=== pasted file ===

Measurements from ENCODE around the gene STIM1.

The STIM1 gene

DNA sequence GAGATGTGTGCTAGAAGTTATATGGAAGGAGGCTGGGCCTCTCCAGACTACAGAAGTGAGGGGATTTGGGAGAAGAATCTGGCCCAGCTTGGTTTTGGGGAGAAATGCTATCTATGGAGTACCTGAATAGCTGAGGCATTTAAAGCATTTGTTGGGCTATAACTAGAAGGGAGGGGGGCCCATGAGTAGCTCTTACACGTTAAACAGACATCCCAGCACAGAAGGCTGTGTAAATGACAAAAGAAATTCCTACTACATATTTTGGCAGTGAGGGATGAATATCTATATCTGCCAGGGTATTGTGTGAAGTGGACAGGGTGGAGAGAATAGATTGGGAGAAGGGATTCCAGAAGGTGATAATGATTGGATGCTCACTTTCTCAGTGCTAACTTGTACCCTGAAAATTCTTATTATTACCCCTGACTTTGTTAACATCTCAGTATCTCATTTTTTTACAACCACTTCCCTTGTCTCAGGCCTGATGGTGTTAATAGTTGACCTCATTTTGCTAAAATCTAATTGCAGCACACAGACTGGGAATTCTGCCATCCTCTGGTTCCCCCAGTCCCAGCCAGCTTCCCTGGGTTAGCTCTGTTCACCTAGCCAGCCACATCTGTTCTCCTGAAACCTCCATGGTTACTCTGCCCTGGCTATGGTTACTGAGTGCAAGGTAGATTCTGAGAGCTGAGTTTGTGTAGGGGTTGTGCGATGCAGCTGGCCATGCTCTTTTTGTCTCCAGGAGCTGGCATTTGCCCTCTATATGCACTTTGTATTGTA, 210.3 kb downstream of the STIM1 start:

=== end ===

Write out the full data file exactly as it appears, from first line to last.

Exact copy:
Measurements from ENCODE around the gene STIM1.

The STIM1 gene

DNA sequence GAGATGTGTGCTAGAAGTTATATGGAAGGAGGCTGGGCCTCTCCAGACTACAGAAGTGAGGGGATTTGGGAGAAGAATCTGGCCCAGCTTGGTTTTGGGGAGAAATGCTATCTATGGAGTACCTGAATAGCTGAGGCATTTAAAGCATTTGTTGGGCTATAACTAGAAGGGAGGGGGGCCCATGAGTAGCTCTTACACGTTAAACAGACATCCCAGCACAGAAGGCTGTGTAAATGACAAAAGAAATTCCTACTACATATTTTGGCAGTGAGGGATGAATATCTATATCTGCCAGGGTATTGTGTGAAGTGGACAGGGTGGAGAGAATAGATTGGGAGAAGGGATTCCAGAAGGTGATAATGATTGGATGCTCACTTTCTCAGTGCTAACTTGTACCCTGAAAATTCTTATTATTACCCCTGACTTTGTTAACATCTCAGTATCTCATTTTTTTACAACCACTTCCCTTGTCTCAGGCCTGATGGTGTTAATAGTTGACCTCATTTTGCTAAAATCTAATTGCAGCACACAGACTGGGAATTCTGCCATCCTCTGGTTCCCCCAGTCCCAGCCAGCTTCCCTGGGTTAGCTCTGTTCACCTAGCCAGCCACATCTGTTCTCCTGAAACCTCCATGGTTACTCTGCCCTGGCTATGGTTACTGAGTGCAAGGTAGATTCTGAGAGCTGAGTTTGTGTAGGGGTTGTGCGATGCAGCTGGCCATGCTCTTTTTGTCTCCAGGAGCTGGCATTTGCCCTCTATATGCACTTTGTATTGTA, 210.3 kb downstream of the STIM1 start: